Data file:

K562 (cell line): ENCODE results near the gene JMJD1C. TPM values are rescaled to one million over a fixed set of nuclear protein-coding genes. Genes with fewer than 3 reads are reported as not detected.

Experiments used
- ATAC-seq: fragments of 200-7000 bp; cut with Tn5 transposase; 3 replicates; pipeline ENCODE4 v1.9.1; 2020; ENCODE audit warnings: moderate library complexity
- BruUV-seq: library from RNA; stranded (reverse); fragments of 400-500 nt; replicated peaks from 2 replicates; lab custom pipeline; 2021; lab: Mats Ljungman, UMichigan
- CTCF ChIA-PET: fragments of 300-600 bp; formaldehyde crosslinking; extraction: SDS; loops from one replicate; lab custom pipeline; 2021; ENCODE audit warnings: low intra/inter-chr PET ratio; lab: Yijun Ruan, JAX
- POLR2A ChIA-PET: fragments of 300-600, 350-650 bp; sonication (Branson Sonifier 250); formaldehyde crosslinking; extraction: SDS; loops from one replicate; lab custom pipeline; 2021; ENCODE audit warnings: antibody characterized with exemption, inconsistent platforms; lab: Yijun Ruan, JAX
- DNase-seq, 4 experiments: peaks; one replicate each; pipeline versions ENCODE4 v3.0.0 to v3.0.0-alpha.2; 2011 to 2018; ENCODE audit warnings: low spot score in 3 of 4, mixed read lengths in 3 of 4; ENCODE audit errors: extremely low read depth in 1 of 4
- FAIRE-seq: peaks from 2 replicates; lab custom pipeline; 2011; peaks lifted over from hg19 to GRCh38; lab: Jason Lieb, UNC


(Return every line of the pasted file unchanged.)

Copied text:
K562 (cell line): ENCODE results near the gene JMJD1C. TPM values are rescaled to one million over a fixed set of nuclear protein-coding genes. Genes with fewer than 3 reads are reported as not detected.

Experiments used
- ATAC-seq: fragments of 200-7000 bp; cut with Tn5 transposase; 3 replicates; pipeline ENCODE4 v1.9.1; 2020; ENCODE audit warnings: moderate library complexity
- BruUV-seq: library from RNA; stranded (reverse); fragments of 400-500 nt; replicated peaks from 2 replicates; lab custom pipeline; 2021; lab: Mats Ljungman, UMichigan
- CTCF ChIA-PET: fragments of 300-600 bp; formaldehyde crosslinking; extraction: SDS; loops from one replicate; lab custom pipeline; 2021; ENCODE audit warnings: low intra/inter-chr PET ratio; lab: Yijun Ruan, JAX
- POLR2A ChIA-PET: fragments of 300-600, 350-650 bp; sonication (Branson Sonifier 250); formaldehyde crosslinking; extraction: SDS; loops from one replicate; lab custom pipeline; 2021; ENCODE audit warnings: antibody characterized with exemption, inconsistent platforms; lab: Yijun Ruan, JAX
- DNase-seq, 4 experiments: peaks; one replicate each; pipeline versions ENCODE4 v3.0.0 to v3.0.0-alpha.2; 2011 to 2018; ENCODE audit warnings: low spot score in 3 of 4, mixed read lengths in 3 of 4; ENCODE audit errors: extremely low read depth in 1 of 4
- FAIRE-seq: peaks from 2 replicates; lab custom pipeline; 2011; peaks lifted over from hg19 to GRCh38; lab: Jason Lieb, UNC